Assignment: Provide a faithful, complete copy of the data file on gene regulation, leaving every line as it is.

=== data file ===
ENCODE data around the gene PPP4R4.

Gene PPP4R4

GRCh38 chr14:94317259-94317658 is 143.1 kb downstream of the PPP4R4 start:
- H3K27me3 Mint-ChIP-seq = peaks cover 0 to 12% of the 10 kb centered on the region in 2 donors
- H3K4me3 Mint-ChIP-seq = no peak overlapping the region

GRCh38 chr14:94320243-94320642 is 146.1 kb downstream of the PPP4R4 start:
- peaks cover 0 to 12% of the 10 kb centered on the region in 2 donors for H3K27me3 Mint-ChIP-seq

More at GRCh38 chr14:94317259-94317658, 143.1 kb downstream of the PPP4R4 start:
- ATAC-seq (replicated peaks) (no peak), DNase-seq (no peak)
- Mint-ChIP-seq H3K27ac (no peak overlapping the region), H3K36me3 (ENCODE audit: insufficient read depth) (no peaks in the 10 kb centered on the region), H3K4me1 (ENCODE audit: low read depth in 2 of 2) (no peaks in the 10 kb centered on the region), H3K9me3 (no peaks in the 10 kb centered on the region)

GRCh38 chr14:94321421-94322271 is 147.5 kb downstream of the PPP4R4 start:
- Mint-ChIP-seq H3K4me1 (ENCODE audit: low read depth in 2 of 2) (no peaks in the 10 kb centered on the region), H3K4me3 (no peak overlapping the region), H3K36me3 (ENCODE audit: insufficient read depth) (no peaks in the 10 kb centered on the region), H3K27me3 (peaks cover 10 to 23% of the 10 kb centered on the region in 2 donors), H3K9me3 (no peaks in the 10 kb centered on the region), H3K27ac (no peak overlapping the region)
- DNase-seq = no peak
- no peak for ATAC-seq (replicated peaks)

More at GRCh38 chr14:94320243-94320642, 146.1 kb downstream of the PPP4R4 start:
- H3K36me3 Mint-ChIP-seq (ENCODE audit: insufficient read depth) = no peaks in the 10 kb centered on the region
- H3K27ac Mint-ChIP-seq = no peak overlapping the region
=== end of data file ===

ENCODE data around the gene PPP4R4.

Gene PPP4R4

GRCh38 chr14:94317259-94317658 is 143.1 kb downstream of the PPP4R4 start:
- H3K27me3 Mint-ChIP-seq = peaks cover 0 to 12% of the 10 kb centered on the region in 2 donors
- H3K4me3 Mint-ChIP-seq = no peak overlapping the region

GRCh38 chr14:94320243-94320642 is 146.1 kb downstream of the PPP4R4 start:
- peaks cover 0 to 12% of the 10 kb centered on the region in 2 donors for H3K27me3 Mint-ChIP-seq

More at GRCh38 chr14:94317259-94317658, 143.1 kb downstream of the PPP4R4 start:
- ATAC-seq (replicated peaks) (no peak), DNase-seq (no peak)
- Mint-ChIP-seq H3K27ac (no peak overlapping the region), H3K36me3 (ENCODE audit: insufficient read depth) (no peaks in the 10 kb centered on the region), H3K4me1 (ENCODE audit: low read depth in 2 of 2) (no peaks in the 10 kb centered on the region), H3K9me3 (no peaks in the 10 kb centered on the region)

GRCh38 chr14:94321421-94322271 is 147.5 kb downstream of the PPP4R4 start:
- Mint-ChIP-seq H3K4me1 (ENCODE audit: low read depth in 2 of 2) (no peaks in the 10 kb centered on the region), H3K4me3 (no peak overlapping the region), H3K36me3 (ENCODE audit: insufficient read depth) (no peaks in the 10 kb centered on the region), H3K27me3 (peaks cover 10 to 23% of the 10 kb centered on the region in 2 donors), H3K9me3 (no peaks in the 10 kb centered on the region), H3K27ac (no peak overlapping the region)
- DNase-seq = no peak
- no peak for ATAC-seq (replicated peaks)

More at GRCh38 chr14:94320243-94320642, 146.1 kb downstream of the PPP4R4 start:
- H3K36me3 Mint-ChIP-seq (ENCODE audit: insufficient read depth) = no peaks in the 10 kb centered on the region
- H3K27ac Mint-ChIP-seq = no peak overlapping the region